Naughten’s departure plunges broadband process into crisis, but can it be salvaged

Government faces two difficult choices to keep the process on the road

‘Cost of building the network is  roughly €2,000 per home or business’. Photograph: iStock

‘Cost of building the network is roughly €2,000 per home or business’. Photograph: iStock


Minister for communications Denis Naughten’s surprise resignation this week over his contacts with the lead bidder for the National Broadband Plan has plunged the project into crisis.

His departure leaves the Government with two equally unpleasant, and potentially risky, courses of action. It can either pull the plug on the tender, setting the clock back to zero on a process that has already taken six years and outlasted three ministers, causing a political storm that may ultimately topple the Leo Varadkar-led Government and trigger a general election.

Not an enticing option when one considers the 542,000 rural households and businesses left waiting interminably for adequate broadband services, who may be inclined to blame the Government directly for this latest controversy.

Alternatively, it can press on with the current procurement process and hand the contract – likely to be worth more than €500 million – to US investment firm Granahan McCourt. It is the only bidder left in the race, despite concerns over its capacity to undertake the project and the make-up of its consortium.

This option also carries with it a more immediate risk, centred on whether Naughten’s ill-advised meetings and private dinners with David McCourt, Granahan McCourt’s founder and chairman, constitute a breach of the procurement rules and leave the process open to legal challenge.

The Taoiseach has ordered an internal audit of the tender, principally to assess the risk of a challenge from one of the underbidders or from someone outside the process.

There’s also the question of whether or not we can be sure we’ve heard the full story of Naughten’s dealings with McCourt.

Opposition leaders claim his actions may have permanently contaminated the process.

Either way, it’s ironic that a Government so conditioned to avoid another controversy connected with the sale of a large telecoms assets – the sale of the second mobile phone licence more than 20 years ago prompted a tribunal – should find itself in this position.

Telecoms industry

There is also another, potentially more worrying, aspect to the Government’s flagship broadband project.

Eir, ESB-Vodafone joint venture Siro, Airtricity-owner SSE, and most recently UK plc John Laing – which between them make up a sizeable chunk of the telecoms industry both here and in the UK – have all looked at the project and said “no thanks”.

In the case of SSE and John Laing, they joined the McCourt bidding consortium late on but then left what was effectively a one-horse race with a big Government cheque at the end.

Industry sources proffer several reasons for this, but the one that’s repeated most often is the market risk. While the cost of building the network is forecastable at roughly €2,000 per home or business, equating to a little over €1 billion for the 540,000 properties covered, the future operating costs, which are heavily predicated on the uptake of contracts, are not.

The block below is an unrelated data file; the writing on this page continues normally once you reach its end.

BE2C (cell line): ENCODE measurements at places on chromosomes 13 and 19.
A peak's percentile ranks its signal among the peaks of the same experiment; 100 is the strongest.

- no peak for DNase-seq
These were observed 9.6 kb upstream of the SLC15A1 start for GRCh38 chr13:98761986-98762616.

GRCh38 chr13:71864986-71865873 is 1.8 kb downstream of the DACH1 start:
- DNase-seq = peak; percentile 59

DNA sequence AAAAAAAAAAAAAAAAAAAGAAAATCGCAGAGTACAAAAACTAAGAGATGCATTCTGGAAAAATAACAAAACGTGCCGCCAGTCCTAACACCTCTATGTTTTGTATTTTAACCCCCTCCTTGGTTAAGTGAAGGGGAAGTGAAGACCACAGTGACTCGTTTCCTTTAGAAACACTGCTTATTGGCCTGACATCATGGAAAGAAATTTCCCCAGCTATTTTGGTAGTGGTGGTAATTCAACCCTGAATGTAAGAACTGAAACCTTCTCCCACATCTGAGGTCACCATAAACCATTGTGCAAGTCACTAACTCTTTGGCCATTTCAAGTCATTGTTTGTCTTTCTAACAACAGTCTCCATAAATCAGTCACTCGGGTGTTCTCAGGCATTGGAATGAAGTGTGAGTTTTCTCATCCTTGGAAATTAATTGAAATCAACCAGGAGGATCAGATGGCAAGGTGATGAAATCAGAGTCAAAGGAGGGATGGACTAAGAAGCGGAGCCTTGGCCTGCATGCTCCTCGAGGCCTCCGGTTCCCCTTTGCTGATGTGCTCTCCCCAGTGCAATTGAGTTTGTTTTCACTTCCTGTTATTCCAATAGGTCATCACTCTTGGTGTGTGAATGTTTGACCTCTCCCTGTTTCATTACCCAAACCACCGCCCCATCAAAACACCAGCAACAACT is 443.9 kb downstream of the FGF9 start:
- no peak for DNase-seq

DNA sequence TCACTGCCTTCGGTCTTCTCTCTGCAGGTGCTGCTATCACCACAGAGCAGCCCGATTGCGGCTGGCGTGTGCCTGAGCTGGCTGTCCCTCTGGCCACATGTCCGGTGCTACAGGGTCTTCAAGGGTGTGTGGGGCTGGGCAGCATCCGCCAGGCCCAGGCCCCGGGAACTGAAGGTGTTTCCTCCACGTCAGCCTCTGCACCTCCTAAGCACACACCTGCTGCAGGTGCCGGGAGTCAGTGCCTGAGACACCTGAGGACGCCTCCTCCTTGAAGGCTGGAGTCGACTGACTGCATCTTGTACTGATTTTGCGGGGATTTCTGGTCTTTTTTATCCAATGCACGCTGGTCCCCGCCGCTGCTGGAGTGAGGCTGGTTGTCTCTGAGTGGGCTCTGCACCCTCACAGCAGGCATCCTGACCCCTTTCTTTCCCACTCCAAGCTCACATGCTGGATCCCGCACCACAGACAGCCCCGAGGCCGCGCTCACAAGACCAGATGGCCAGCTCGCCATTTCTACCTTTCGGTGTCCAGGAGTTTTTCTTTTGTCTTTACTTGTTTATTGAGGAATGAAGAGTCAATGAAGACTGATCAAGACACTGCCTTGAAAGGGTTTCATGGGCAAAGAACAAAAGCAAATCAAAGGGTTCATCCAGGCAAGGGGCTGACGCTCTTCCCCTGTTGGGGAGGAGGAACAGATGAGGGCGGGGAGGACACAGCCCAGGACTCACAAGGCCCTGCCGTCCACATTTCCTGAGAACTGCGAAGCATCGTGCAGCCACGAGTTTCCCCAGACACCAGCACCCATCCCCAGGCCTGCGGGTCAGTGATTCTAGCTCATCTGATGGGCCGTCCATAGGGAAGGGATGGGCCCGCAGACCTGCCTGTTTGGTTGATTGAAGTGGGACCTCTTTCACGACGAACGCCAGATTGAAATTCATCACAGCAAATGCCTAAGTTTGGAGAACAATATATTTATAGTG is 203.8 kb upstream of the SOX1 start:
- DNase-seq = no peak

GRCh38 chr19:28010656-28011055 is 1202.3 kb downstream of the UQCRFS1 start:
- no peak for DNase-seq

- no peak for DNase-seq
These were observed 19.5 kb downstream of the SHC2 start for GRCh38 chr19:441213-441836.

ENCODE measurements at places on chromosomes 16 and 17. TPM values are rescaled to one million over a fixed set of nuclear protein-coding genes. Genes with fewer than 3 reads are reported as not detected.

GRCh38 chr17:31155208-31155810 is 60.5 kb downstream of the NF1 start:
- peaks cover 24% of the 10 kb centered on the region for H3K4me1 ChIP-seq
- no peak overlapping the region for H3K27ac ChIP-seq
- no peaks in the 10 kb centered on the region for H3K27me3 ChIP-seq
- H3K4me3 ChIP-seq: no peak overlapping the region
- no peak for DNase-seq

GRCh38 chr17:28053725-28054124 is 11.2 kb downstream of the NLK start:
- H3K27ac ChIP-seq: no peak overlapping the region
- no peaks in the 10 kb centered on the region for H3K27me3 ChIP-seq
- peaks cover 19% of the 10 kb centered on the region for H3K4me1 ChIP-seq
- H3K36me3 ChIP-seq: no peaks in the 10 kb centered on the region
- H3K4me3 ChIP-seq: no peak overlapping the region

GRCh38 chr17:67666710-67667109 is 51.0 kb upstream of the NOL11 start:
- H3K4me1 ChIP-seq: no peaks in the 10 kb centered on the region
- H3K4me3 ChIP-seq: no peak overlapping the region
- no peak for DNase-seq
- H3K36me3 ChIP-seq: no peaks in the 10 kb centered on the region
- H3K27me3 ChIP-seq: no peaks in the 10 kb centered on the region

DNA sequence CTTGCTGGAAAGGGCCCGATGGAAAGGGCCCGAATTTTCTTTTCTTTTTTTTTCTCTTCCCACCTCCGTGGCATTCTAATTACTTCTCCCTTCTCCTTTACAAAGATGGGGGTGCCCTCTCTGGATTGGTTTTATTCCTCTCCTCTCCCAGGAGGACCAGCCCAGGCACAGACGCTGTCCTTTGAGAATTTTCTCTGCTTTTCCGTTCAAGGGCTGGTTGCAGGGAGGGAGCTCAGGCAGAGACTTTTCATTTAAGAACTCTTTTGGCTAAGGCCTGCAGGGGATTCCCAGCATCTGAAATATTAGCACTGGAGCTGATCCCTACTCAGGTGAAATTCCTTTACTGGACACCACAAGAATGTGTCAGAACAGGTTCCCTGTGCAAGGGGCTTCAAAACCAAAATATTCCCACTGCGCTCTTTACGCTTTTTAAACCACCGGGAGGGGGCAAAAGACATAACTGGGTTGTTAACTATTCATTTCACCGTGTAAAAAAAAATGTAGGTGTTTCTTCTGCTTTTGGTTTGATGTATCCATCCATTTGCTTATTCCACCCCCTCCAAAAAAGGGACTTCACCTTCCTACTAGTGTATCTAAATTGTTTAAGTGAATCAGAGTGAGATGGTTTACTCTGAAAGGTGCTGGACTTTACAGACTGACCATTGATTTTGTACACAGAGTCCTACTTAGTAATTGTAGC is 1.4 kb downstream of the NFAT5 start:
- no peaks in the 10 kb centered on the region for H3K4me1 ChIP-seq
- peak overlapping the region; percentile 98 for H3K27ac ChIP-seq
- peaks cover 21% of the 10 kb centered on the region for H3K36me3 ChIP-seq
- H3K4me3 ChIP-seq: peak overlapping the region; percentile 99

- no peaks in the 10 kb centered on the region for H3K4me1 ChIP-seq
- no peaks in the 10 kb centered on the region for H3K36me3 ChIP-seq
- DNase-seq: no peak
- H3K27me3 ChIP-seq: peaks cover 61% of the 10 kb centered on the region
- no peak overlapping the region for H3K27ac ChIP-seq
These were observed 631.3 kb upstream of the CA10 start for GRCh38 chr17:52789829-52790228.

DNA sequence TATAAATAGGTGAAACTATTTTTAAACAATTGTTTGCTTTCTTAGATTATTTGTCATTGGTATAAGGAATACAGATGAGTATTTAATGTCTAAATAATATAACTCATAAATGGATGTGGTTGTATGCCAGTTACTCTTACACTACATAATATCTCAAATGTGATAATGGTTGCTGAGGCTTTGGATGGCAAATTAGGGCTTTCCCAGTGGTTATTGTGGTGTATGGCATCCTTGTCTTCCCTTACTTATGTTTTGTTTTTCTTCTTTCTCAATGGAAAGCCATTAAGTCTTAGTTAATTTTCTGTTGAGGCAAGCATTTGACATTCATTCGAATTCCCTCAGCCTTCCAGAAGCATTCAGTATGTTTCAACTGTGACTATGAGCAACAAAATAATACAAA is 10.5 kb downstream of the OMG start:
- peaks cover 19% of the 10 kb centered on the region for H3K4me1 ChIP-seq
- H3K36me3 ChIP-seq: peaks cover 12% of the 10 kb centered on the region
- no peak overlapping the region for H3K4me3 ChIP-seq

Eir and Siro are building fibre networks in rural towns and villages across the country, but typically only get 20-30 per cent of the population within reach of their networks opting in. In remote areas, where the roll-out costs are even higher, the uptake may be even lower. This makes the investment extremely risky for a commercial entity.

The Government’s decision to farm out more than of a third of the original tender, roughly 300,000 homes and businesses, to Eir on a commerical basis, may also have been behind Siro’s decision to quit the process last year.

Those homes were considered the low-hanging fruit or quasi-commercial end of the project. There was a suspicion all along that Eir, as the market incumbent with the most to lose, would try to game the process. Its decision to build out into the original National Broadband Plan area, having originally deemed the areas uneconomic to service, forced the Government’s hand. Once the ESB via Siro, the chief threat to Eir’s rural business, left the tender, Eir pulled the plug on its own bid.

The company’s policy of effectively “donutting” towns and villages with its technology means the winning bidder will now have to traverse Eir’s infrastructure to get at the homes included in the National Broadband Plan, paying a rent to the former semi-State in the process. This could cost €20 million a year or €400 million over the lifetime of the contract.

Critics say the Government’s automatic recourse to the private sector when it comes to building infrastructure is the problem and that it should have set up a utility, along the lines of Irish Water, to build the broadband network directly rather than enticing potentially unwilling commercial players into the fray.

If the current tender collapses, and there’s a heavy cloud hanging over it, this looks like the only other option. Where that would leave the timeline for delievery, which has shifted several times already – not to mention the half a million homes and businesses still waiting on the project – is anybody’s guess.